Gorbachev's Weak Lineup

Valery Boldin has a thankless job. He is chief of staff to the Soviet president, and as a longtime communist functionary is about as popular in Moscow as John Sununu is in Washington. But at least Sununu and George have a staff system that works. Mikhail Gorbechev's office is another matter. Even as Boldin struggles to control the flow of information, the omnivorous Soviet leader circumvents him. "Informing the president is not easy," says Boldin carefully. "He reads too much."

Nothing is easy on the presidential staff. Gorbachev has dissolved old advisory bodies without establishing new ones. The Politburo, once the ruling clique of the Soviet Union, has turned into an assemblage of local Communist Party leaders, most of whom don't even live in Moscow. The Presidential Council, hailed as a new brain trust in the spring of 1990, was abolished by the end of the year. Some of the president's oldest confidants resigned after last winter's conservative chill. "Gorbachev has a very weak team," said Aleksandr Vladislavlev, an industrial lobbyist who sees the Soviet president frequently. "To tell you the truth, that's his greatest failing."

A lack of expert specialists is the team's most glaring weakness. With the Soviet economy in a tailspin, Gorbachev does not have a single trained economist in his inner circle. A former ideology chief of the Communist Party, Vadim Medvedev, has become a senior presidential adviser on foreign economic matters. A former Pravda correspondent in Egypt, Yevgeny Primakov, advised Gorbachev closely last month during his meeting with chiefs of the seven big industrial powers in London. Both men have economic degrees, but neither has seriously studied the subject-- much less market capitalism--for 30 years or more. "Gorbachev keeps his best players out of the game," says Stanislav Shatalin, a top Soviet economist. "The top goal scorers are on the bench." Shatalin himself left Gorbachev earlier this year after the crackdown in Lithuania.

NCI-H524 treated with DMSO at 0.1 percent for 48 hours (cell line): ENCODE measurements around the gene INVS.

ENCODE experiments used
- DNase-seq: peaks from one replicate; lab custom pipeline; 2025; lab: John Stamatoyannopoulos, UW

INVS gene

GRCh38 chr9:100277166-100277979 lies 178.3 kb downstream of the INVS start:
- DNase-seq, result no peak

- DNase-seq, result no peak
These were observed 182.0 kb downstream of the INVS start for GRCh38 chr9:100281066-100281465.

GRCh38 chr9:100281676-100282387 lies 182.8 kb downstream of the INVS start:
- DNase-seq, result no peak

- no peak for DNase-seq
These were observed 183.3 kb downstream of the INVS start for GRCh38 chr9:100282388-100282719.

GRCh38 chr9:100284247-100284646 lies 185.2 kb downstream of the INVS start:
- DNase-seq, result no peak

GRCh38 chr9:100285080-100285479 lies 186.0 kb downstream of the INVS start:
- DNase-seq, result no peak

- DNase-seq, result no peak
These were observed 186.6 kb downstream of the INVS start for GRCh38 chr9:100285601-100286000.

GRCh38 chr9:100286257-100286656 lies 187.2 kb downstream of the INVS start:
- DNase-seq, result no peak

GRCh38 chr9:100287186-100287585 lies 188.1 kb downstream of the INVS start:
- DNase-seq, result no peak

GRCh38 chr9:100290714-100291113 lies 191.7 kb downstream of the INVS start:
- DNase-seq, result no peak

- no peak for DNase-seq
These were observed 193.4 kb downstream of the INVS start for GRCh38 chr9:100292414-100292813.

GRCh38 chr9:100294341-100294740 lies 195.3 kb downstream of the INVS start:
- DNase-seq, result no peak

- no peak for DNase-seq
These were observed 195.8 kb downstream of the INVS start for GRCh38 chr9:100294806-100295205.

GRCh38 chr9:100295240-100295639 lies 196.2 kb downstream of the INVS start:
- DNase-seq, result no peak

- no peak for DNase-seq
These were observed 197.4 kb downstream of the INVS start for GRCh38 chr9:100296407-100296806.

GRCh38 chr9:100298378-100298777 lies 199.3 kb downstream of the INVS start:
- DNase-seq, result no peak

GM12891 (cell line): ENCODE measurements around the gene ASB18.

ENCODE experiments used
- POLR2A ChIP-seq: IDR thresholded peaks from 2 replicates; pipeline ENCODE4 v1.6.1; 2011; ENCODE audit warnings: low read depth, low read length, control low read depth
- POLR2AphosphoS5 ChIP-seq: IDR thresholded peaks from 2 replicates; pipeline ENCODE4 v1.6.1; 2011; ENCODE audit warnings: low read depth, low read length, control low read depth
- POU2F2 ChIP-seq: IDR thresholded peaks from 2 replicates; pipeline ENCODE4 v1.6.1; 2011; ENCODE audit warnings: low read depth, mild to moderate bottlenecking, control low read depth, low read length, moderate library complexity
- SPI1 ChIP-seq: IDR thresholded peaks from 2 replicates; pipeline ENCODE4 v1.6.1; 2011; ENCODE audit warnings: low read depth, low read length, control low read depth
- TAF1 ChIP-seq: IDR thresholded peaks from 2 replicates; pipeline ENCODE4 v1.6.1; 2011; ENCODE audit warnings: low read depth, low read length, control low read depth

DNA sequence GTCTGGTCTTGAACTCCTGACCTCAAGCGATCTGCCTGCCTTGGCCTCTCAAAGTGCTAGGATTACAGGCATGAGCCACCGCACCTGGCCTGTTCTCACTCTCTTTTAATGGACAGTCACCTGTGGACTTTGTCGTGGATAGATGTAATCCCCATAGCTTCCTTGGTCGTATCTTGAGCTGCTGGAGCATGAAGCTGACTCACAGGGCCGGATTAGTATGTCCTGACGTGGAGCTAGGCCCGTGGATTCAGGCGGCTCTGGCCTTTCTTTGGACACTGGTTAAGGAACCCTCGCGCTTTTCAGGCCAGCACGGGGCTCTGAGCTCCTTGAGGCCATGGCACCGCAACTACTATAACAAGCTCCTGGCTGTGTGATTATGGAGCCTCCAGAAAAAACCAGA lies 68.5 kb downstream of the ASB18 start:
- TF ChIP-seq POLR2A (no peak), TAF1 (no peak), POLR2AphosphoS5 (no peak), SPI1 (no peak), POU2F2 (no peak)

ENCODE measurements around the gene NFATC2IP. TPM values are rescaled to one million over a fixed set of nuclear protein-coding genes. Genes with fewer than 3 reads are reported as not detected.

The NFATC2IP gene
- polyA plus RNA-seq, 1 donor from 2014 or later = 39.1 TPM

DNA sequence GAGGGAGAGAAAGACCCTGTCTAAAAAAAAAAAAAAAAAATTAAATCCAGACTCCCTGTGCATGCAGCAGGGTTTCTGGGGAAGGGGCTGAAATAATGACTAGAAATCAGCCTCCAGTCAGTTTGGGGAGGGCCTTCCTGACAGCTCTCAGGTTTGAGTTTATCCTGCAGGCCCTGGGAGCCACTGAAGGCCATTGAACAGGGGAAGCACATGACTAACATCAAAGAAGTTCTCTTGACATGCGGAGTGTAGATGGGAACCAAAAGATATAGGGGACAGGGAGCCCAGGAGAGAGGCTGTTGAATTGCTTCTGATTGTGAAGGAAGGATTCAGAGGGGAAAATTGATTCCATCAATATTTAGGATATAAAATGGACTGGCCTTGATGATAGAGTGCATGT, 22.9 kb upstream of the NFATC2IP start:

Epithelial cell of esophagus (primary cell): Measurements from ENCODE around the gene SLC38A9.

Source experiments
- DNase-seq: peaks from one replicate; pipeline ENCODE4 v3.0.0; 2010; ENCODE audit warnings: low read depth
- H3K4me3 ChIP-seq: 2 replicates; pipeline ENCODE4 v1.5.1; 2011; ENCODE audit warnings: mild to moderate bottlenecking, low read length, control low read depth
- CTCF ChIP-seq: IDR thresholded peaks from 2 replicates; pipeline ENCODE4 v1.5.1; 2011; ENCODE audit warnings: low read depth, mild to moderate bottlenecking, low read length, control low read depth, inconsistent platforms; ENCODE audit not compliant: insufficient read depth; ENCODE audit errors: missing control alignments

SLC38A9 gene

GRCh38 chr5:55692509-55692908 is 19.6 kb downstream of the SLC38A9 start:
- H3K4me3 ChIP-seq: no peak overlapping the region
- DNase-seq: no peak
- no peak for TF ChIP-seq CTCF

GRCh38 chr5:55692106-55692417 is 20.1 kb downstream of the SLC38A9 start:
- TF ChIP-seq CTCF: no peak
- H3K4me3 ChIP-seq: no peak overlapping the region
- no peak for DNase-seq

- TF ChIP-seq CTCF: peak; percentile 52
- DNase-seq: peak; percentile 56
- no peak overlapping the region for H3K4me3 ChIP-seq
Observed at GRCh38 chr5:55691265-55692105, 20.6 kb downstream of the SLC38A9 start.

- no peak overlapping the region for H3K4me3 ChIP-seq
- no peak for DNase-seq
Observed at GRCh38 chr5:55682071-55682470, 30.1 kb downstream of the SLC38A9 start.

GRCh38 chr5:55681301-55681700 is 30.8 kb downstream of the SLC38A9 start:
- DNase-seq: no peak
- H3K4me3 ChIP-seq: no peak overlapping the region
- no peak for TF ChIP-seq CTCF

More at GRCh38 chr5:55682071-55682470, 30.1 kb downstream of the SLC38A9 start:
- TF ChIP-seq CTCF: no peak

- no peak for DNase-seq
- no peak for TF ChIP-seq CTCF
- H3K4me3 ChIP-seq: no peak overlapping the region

The Soviet leader seems to want to do it all. According to Boldin, Gorbachev doesn't have a speechwriter; he calls aides and dictates texts to them himself. Primakov recently told Soviet television about Gorbachev's preparations for the G-7 meeting in London. He considered economic proposals from various advisers, as well as comments from the European Bank of Reconstruction and Development and the International Monetary Fund. "He was very well armed," Primakov said. "But you have to know the president. In the end he sat down and started to work himself." The result was a 23-page report that left Western leaders unimpressed.

Communications failures are common. Gorbachev's presidential decrees frequently contradict the regulations issued by his own ministers. Asked by foreign correspondents this spring to comment on a decree concerning internal security, Interior Minister Boris Pugo admitted he hadn't heard about it. An aide rushed from the room to get his boss a copy. When troops in Interior Ministry uniforms began attacking customs posts in the Baltic States last May, the ministry was perplexed. The troops were KGB men. "The right hand doesn't always know what the left hand is doing," said one Soviet official.

Sometimes Western channels of information may be quicker. During last month's summit, when the two presidents were meeting at a dacha outside Moscow, US officials got word of bloody raid on a Lithuanian customs post. But the Soviet side hadn't heard, and it was Sununu who broke the news to Gorbachev. The Soviet leader then put the KGB in charge of investigations, an act one Soviet described as "sending the goat into the garden." In Russian, that means using the fox to guard the chicken coop. But Gorbachev has no other goats to rely on.